Action’s inferior by far
To Yoga of Intelligence.7
Seek refuge in enlightenment,
Abhor action done from desire. (49)

Joined to enlightenment, cast off
In this world good and evil deeds;
Therefore to yoga yoke yourself!
For skill in action is yoga. (50)

Those whose minds are joined to wisdom,
Having abandoned action’s fruit,
Are freed from bondage to rebirth
And go to the place free from pain. (51)

When your intelligence crosses
Beyond delusion’s confusion,
Then you shall be indifferent
To the heard and the to-be-heard. (52)

When your intellect stands, fixed in
Deep meditation, unmoving,
Disregarding Vedic doctrine,
You’ll attain self-realization. (53)

Arjuna said:
What, Krishna, is the description
Of the man of steady wisdom,
Steadfast in deep meditation–
How does he speak, or sit, or walk? (54)

The Holy Lord said:
When he completely casts away
All the desires of the mind,
His self satisfied by the self,
He is called “of steady wisdom.” (55)

Unshaken by adversity,
And freed from desire for pleasures,
Free from passion, fear, and anger,
Steady in thought–such is a sage. (56)

Without attachment on all sides,
In the pleasant or unpleasant
Not rejoicing or disliking,
His wisdom is seen to stand firm. (57)

And when he withdraws completely
The senses from the sense-objects,
As the tortoise draws in its limbs,
His wisdom is established firm. (58)

Sense-objects turn away from the
Abstinent, but the taste for them
Remains, but that, too, turns away
From him who has seen the Supreme. (59)

Know this indeed, Son of Kunti:
The turbulent senses carry
Away forcibly the mind of
E’en the striving man of wisdom. (60)

Restraining all senses, he should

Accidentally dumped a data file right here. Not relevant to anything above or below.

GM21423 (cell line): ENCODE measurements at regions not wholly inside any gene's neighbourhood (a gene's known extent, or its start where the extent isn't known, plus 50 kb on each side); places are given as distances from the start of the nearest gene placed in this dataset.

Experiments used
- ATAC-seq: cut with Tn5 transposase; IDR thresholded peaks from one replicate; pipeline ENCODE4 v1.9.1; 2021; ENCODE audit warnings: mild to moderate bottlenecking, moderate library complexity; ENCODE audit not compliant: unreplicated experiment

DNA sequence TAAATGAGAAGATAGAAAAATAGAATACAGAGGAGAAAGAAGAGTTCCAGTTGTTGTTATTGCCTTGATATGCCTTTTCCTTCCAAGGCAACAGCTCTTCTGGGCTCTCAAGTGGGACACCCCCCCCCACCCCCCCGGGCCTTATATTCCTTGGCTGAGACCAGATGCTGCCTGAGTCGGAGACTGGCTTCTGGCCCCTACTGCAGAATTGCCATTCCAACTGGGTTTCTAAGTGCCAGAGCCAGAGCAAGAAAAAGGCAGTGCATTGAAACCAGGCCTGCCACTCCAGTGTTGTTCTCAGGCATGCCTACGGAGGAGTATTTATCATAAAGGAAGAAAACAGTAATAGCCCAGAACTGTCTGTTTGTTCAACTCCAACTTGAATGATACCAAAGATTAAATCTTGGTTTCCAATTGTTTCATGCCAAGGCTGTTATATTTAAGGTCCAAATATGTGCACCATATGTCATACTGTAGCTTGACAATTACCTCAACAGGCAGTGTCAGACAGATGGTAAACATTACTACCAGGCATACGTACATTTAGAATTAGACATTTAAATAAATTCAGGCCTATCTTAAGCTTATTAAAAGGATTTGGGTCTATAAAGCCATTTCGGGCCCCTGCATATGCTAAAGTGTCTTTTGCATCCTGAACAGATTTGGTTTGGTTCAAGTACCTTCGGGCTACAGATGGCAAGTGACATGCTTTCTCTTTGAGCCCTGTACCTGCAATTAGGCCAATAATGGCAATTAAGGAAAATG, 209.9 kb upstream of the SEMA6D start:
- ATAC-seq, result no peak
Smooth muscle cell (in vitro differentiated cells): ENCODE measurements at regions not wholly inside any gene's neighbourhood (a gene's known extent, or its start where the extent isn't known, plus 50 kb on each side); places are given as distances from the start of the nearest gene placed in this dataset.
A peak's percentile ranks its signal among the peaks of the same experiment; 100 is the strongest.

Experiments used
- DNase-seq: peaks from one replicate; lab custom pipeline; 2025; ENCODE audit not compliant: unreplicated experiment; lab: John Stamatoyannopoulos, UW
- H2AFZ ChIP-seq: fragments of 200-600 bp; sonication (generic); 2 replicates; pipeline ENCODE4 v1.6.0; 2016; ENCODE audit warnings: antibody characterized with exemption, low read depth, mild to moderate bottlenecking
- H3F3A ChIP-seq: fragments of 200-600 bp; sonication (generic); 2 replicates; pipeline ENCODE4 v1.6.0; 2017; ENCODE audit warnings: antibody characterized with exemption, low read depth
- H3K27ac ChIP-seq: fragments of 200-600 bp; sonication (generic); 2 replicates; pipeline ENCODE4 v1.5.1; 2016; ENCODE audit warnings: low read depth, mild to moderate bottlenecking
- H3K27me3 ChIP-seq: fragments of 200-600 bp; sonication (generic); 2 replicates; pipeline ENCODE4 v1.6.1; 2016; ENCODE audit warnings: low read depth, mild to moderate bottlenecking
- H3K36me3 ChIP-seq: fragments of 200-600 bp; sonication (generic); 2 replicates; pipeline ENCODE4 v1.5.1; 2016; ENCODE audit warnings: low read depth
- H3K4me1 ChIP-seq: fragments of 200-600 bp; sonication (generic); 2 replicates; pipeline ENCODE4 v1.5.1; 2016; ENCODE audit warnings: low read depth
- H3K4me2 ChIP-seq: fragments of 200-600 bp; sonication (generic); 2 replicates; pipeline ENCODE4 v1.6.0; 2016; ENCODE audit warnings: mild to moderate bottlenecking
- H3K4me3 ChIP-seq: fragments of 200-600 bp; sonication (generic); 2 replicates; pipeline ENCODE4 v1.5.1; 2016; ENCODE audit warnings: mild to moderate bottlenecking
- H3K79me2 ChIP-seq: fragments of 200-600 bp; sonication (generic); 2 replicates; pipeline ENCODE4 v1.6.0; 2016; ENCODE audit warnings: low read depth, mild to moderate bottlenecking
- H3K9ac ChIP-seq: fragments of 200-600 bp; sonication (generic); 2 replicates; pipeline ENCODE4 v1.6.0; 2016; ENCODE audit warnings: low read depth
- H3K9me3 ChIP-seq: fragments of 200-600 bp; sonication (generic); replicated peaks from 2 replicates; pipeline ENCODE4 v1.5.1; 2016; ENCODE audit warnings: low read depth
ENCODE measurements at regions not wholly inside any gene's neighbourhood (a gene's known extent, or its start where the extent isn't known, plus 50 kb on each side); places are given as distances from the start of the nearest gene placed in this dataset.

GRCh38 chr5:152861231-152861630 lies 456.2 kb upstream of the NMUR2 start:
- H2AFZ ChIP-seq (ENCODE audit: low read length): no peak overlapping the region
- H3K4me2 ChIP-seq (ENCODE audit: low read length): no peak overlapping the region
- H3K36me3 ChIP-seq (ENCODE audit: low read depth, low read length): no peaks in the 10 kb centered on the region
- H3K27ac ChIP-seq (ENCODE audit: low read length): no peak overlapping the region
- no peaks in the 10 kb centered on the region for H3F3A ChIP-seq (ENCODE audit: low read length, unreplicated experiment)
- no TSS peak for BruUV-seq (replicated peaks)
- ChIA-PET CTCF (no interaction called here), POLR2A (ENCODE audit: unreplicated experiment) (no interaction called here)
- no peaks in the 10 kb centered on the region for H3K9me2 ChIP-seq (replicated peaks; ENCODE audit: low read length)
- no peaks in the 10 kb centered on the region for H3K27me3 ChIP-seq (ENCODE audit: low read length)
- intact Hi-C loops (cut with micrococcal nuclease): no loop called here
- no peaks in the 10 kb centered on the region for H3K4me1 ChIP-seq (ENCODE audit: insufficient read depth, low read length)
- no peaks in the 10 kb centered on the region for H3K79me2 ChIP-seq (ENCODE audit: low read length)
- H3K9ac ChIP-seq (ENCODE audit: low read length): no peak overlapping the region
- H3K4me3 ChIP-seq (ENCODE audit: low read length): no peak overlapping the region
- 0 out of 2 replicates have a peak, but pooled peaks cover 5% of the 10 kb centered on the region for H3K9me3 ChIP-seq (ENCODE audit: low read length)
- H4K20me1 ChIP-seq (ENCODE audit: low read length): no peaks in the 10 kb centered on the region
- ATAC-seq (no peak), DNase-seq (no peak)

Sit disciplined, intent on Me;
He whose senses are thus controlled–
His wisdom stands steadfast and firm. (61)

Dwelling on objects of senses
Engenders attachment to them;
From attachment desire is born;
And from desire8 anger is born. (62)

From anger ’rises delusion;
From delusion, loss of mem’ry;
From loss of mem’ry, destruction
Of intelligence: All is lost. (63)

Desire and loathing banishing,
Moving amongst objects of sense,
By self-restraint, the self-controlled
Thus attains to tranquility. (64)

In tranquility all sorrows
Cease to arise for him, indeed;
For the tranquil-minded at once
The intellect becomes steady. (65)

For the undisciplined there is
No wisdom, no meditation,
For him who does not meditate
There is no peace or happiness. (66)

When the mind is guided by the
Wandering senses, it carries
Away the understanding, as
The wind a ship on the waters. (67)

The wisdom of him whose senses
Are withdrawn from objects of sense
On all sides, O mighty-armed one,
Will be found firmly established. (68)

The man of restraint is awake
In what is night for all beings;
That in which all beings awake
Is night for the wise one who sees. (69)

As the ocean, becoming full,
Yet remains unmoving and still,
He in whom all desires enter
And yet remains, unmoved, has peace.9 (70)

He who abandons all desires
Attains peace, acts free from longing,
Indifferent to possessions
And free from all egotism.10 (71)

This is the divine state–having
Attained this, he’s not deluded.
Fixed in it at the time of death,
He attains Brahmanirvana.11 (72)

Om Tat Sat
Thus in the Upanishads of the glorious Bhagavad Gita, the science of the Eternal, the scripture of Yoga, the dialogue between Sri Krishna and Arjuna, ends the second discourse entitled: Sankhya Yoga.